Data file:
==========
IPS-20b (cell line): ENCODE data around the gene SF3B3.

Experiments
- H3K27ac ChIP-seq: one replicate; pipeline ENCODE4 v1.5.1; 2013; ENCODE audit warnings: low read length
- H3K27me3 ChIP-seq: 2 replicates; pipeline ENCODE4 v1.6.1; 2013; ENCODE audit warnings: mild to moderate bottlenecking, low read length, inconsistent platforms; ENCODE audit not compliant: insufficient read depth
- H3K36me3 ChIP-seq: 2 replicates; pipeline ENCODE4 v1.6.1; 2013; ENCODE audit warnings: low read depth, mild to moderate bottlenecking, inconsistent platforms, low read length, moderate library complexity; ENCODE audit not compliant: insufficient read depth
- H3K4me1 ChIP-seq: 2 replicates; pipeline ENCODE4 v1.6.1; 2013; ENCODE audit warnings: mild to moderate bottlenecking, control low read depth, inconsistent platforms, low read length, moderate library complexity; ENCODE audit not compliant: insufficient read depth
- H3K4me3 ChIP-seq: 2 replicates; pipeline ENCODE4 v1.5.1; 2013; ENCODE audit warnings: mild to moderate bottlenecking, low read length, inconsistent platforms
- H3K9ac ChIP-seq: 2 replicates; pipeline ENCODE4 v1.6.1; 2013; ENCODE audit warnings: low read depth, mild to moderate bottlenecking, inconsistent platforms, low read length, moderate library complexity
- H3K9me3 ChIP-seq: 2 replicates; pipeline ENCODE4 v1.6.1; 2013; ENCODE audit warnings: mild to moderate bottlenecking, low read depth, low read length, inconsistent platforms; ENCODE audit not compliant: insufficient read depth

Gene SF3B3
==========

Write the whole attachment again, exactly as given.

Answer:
IPS-20b (cell line): ENCODE data around the gene SF3B3.

Experiments
- H3K27ac ChIP-seq: one replicate; pipeline ENCODE4 v1.5.1; 2013; ENCODE audit warnings: low read length
- H3K27me3 ChIP-seq: 2 replicates; pipeline ENCODE4 v1.6.1; 2013; ENCODE audit warnings: mild to moderate bottlenecking, low read length, inconsistent platforms; ENCODE audit not compliant: insufficient read depth
- H3K36me3 ChIP-seq: 2 replicates; pipeline ENCODE4 v1.6.1; 2013; ENCODE audit warnings: low read depth, mild to moderate bottlenecking, inconsistent platforms, low read length, moderate library complexity; ENCODE audit not compliant: insufficient read depth
- H3K4me1 ChIP-seq: 2 replicates; pipeline ENCODE4 v1.6.1; 2013; ENCODE audit warnings: mild to moderate bottlenecking, control low read depth, inconsistent platforms, low read length, moderate library complexity; ENCODE audit not compliant: insufficient read depth
- H3K4me3 ChIP-seq: 2 replicates; pipeline ENCODE4 v1.5.1; 2013; ENCODE audit warnings: mild to moderate bottlenecking, low read length, inconsistent platforms
- H3K9ac ChIP-seq: 2 replicates; pipeline ENCODE4 v1.6.1; 2013; ENCODE audit warnings: low read depth, mild to moderate bottlenecking, inconsistent platforms, low read length, moderate library complexity
- H3K9me3 ChIP-seq: 2 replicates; pipeline ENCODE4 v1.6.1; 2013; ENCODE audit warnings: mild to moderate bottlenecking, low read depth, low read length, inconsistent platforms; ENCODE audit not compliant: insufficient read depth

Gene SF3B3